"Do you want to see a guillotine in Piccadilly? Do you want your children to grow up singing the Marseillaise?" This is Jack Aubrey, commander of HMS Surprise, rousing the patriotism of his men as they prepare to engage a faster, larger French vessel somewhere off the coast of South America. This ship is England, he proclaims, and Master and Commander: The Far Side of the World, which opens nationwide today, makes his point with magnificent vigor and precision.
This stupendously entertaining movie, directed by Peter Weir and adapted from two of the novels in Patrick O'Brian's 20-volume series on Aubrey's naval exploits, celebrates an idea of England that might have seemed a bit corny even in 1805, when the action takes place. The Surprise is a stiffly hierarchal place of pomp and ritual that is nonetheless consecrated to ideals of fair play, decency and honor and ruled by a man whose claim on the words in the film's title comes, if not by divine right, then at least by demi-godlike force of character.
Of course, life on the Surprise is not all high-minded talk and principled action. Winston Churchill once said that the foundations of British naval tradition consisted of rum, sodomy and the lash. Master and Commander settles for two out of three.
It is tempting to read some contemporary geopolitical relevance into this film, which appears at a moment when some of the major English-speaking nations are joined in a military alliance against foes we sometimes need to be reminded do not actually include France.
The Surprise may be England, but Master and Commander is something of an all-Anglosphere collaboration. Both the director and the star, Russell Crowe, are Australian (Crowe by way of New Zealand), and no fewer than three American studios (Universal, Miramax and 20th Century Fox) paid for the production. The spectacle of British imperial self-defense has been made more palatable for American audiences by a discreet emendation of the literary source: the story has been moved back seven years from the War of 1812, when the British were fighting ... but never mind. Bygones are bygones.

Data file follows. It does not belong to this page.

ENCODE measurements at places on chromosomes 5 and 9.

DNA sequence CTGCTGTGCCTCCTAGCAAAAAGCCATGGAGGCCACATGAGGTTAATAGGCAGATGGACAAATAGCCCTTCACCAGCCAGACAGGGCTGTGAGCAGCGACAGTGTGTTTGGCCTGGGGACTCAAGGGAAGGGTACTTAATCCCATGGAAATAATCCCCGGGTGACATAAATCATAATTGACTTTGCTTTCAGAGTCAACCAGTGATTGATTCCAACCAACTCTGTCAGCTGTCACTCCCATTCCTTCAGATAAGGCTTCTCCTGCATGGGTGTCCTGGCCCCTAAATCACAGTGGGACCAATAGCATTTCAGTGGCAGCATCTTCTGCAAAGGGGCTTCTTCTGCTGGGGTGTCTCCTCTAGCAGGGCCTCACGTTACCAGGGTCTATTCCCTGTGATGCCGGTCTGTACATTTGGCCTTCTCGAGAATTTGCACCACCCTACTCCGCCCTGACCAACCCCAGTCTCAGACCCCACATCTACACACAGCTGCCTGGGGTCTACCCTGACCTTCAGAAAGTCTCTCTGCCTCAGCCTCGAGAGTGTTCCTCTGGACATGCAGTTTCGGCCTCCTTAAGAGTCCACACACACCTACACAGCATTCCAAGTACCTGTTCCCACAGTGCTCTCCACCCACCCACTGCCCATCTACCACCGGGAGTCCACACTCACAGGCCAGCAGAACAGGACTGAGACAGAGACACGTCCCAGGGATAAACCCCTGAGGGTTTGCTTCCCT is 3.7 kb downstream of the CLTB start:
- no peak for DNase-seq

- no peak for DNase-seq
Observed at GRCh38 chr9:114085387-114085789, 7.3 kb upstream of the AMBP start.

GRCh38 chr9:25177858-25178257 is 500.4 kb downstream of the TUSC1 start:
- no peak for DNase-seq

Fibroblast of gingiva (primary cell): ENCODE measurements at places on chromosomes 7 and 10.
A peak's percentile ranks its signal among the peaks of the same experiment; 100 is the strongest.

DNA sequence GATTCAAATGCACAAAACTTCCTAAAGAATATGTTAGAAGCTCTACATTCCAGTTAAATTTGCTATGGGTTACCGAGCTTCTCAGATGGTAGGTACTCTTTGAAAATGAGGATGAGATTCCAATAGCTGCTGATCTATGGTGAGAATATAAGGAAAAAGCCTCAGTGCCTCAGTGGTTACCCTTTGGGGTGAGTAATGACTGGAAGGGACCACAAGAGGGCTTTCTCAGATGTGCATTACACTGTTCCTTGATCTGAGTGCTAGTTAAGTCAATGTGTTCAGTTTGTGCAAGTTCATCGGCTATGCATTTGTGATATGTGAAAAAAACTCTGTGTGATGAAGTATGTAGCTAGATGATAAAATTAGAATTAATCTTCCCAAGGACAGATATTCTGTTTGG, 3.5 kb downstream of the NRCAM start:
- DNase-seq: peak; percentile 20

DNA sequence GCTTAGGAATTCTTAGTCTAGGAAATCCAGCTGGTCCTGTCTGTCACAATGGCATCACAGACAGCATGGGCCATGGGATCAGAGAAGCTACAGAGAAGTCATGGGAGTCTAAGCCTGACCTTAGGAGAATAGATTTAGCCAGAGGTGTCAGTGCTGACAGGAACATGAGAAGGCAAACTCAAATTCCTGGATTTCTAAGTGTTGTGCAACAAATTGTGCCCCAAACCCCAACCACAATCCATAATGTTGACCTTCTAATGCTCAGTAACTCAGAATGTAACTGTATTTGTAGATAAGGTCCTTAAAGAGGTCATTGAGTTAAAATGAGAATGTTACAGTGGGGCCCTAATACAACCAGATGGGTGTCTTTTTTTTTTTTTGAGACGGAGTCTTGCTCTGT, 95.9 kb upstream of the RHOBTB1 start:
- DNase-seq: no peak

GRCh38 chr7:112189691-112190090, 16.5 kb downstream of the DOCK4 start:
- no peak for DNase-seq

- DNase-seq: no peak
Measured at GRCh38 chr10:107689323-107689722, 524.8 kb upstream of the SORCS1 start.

Master and Commander: The Far Side of the World
Directed by: Peter Weir
Starring: Russell Crowe (Jack Aubrey), Paul Bettany (Dr. Stephen Maturin), James D'Arcy (First Lieutenant Thomas Pullings), Edward Woodall (Second Lieutenant William Mowett), Chris Larkin (Captain Howard), Lee Ingleby (Hollum), George Innes (Joe Plaice), Robert Pugh (Mr. Allen)
Running time: 140 minutes
Taiwan Release: Today
And in any case, the appeal of O'Brian's books to modern audiences goes deeper than their coincidental intersection with present-day diplomacy or politics. Since 1970, when the first instalment was published, the series has gathered a fervent and loyal following that mere topicality could hardly account for. Weir's movie, which follows Jack's command of sharp word and quick action in transporting O'Brian's information-packed pages onto the screen, distills the essence of Aubrey's charisma.
Aubrey (Crowe) is an ideal personification of modern executive authority -- the Harry Potter of the managerial class. His adventures are salted with arcane technical lore and administrative wisdom that resonate deeply with even the most landlubberly middle managers and office workers. Master and Commander, were it not a movie, could be a Powerpoint seminar advertised in an airline magazine: Leadership Secrets of the Royal Navy.
This is not by any means to slight Weir's accomplishment (or, for that matter, O'Brian's); it is, rather, to explain why, in his expert hands, the smallest details of shipboard behavior become so breathlessly absorbing. The battle sequences are filmed with impressive coherence and rigor, but Master and Commander is, if anything, most thrilling between skirmishes, when the complex system of authority and deference that runs the Surprise -- and the personality traits needed to keep it running -- is at the center of attention.